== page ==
Many of our clients have been able to obtain funding for their service dogs using outside organizations. While we know that asking for money is difficult, many organizations may be able to help.
6. Early Training
Each puppy/dog will learn puppy obedience, crate training, house manners, leadership, confidence building, basic obedience commands; sit, down, come, stay, wait, look, off, no, extended stays, mild distractions, beginning off leash work, heel/loose leash walking. During this time your puppy/dog will have the foundation for service work and will have learned many commands including some of his/her specific commands for you personally.
In some cases, mostly psychiatric and autistic, you will participate in private lessons while your puppy/dog is participating in the early training phase, this has been proven to help with the bonding process and especially with our psychiatric clientele it helps reassure them that their new puppy/dog is trustworthy and confident enough to be their guardian. If you are out of the area, these lessons will be incorporated into our home training sessions.
8. In Home Basic Obedience.
This transfers what each puppy/dog has learned with us to you. More specifically we will work on house manners, travel manners, come at twenty feet, and extended stays for leadership. I will also begin to work with you during this time, but in the home only. Traveling will come later. Each puppy/dog will be tested in basic obedience at this time. Remember, that we can work with you nationwide (travel and expenses are not included in your original package price).
9. Canine Good Citizen Training.
Each puppy/dog will undergo CGC training as it is our first true test to see if they can handle working in public. Dogs must be six months old to be enrolled in CGC. During the early training phase the puppy/dog is exposed and participates in this program. At six months of age the puppy/dog can participate with their handlers.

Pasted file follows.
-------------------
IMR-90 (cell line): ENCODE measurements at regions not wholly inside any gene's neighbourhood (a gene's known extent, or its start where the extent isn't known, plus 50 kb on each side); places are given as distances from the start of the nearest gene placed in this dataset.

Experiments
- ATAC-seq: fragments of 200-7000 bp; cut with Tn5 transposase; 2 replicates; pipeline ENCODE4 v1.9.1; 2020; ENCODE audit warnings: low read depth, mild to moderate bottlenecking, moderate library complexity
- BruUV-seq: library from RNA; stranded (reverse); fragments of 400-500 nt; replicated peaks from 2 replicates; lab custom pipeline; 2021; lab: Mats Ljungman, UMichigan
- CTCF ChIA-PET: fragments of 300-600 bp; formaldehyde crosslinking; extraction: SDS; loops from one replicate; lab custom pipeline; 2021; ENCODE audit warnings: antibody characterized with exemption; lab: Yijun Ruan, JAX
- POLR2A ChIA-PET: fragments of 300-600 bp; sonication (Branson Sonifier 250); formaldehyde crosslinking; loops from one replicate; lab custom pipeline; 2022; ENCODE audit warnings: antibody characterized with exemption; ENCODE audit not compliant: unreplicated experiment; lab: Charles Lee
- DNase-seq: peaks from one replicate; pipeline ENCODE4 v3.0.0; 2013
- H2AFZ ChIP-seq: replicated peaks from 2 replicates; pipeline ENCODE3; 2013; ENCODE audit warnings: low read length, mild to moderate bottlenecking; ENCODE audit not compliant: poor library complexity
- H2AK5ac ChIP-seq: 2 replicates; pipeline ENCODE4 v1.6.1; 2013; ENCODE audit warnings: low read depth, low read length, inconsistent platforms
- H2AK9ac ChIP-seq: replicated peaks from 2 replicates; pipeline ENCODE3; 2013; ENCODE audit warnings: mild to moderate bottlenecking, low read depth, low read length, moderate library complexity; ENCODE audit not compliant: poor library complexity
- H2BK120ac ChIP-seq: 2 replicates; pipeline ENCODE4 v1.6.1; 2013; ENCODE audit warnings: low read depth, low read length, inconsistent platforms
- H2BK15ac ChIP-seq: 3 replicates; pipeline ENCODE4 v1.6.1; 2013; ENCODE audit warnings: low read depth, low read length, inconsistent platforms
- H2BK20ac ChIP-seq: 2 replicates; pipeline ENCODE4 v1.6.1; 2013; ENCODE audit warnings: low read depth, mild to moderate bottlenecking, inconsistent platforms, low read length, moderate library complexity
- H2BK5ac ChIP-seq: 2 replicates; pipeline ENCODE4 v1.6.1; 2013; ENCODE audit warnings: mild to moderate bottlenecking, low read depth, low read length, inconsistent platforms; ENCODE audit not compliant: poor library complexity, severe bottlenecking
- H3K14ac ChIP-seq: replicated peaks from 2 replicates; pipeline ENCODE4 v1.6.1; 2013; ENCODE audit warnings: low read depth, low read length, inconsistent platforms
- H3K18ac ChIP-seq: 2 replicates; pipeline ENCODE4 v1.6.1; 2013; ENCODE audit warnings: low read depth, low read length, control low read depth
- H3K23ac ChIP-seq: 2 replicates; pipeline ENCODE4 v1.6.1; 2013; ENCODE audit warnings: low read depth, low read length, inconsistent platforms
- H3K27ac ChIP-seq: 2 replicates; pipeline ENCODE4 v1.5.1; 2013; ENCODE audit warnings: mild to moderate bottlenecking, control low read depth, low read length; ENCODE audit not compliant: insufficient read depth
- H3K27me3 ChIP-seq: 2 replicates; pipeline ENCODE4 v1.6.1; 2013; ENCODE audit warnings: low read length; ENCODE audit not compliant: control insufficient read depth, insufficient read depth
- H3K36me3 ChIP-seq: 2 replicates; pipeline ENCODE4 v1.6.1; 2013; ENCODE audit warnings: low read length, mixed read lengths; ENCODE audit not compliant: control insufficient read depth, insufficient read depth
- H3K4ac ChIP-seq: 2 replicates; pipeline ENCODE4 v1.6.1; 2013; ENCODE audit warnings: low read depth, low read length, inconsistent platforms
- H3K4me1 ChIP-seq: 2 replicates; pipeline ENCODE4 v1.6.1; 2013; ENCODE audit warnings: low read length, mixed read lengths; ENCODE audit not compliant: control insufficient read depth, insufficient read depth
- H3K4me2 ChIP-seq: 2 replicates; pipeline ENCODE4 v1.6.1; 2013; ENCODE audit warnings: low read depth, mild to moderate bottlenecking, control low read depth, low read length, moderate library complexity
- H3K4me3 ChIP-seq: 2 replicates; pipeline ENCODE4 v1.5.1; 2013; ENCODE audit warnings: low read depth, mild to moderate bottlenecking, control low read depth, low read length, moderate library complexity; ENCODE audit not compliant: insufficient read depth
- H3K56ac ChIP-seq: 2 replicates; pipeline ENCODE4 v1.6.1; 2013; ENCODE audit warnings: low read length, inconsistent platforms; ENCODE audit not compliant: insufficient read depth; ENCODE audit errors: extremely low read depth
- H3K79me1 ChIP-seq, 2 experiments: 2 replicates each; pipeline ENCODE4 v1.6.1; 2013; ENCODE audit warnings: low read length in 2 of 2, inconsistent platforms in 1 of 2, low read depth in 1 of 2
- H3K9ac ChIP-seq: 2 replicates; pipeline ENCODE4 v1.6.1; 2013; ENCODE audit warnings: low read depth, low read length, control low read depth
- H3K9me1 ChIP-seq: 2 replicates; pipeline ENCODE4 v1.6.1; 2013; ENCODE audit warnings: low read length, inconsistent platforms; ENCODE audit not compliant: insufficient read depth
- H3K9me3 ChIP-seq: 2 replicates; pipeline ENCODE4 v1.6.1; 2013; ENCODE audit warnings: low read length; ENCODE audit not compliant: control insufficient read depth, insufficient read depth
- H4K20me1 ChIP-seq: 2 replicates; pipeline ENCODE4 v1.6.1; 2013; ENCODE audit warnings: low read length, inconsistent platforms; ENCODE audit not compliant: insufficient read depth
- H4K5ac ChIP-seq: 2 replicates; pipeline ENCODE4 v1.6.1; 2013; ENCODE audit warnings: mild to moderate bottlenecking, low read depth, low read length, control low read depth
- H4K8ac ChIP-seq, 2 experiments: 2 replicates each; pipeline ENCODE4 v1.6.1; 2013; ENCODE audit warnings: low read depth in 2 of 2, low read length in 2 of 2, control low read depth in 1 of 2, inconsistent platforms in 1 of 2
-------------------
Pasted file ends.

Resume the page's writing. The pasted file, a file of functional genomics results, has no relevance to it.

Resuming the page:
10. Register for Service Dog In Training and begin Public Access Training.
This will begin at the home and build on transferring into public settings. We will do short trips at first building up to full day trips. This portion of the training is the most stressful on the dog, the caregivers, and the handler. There will be good days and there will be bad days. The classes will take place according to schedules and difficulties that may arise with the new team. It should be noted that the puppy/dog will undergo exposure and socialization in public settings during their early training phases.
11. Equipment, Vests/Backpacks, Supplies, Registration/Test Fees.
Once the service dog passes its public access test and advanced training requirements and you attend our send home camp, your dog will receive a blue vest, Lead Dog Service Dog patch. These are yours to keep as long as you keep your dog certified every two years and are a member of good standing in our service dog program. If for any reason your service dog is not re-certfied we will ask for the vest and patch back. More information about this is in our service dog contract and will be discussed in detail when you enter our program.
12. Specialized Training.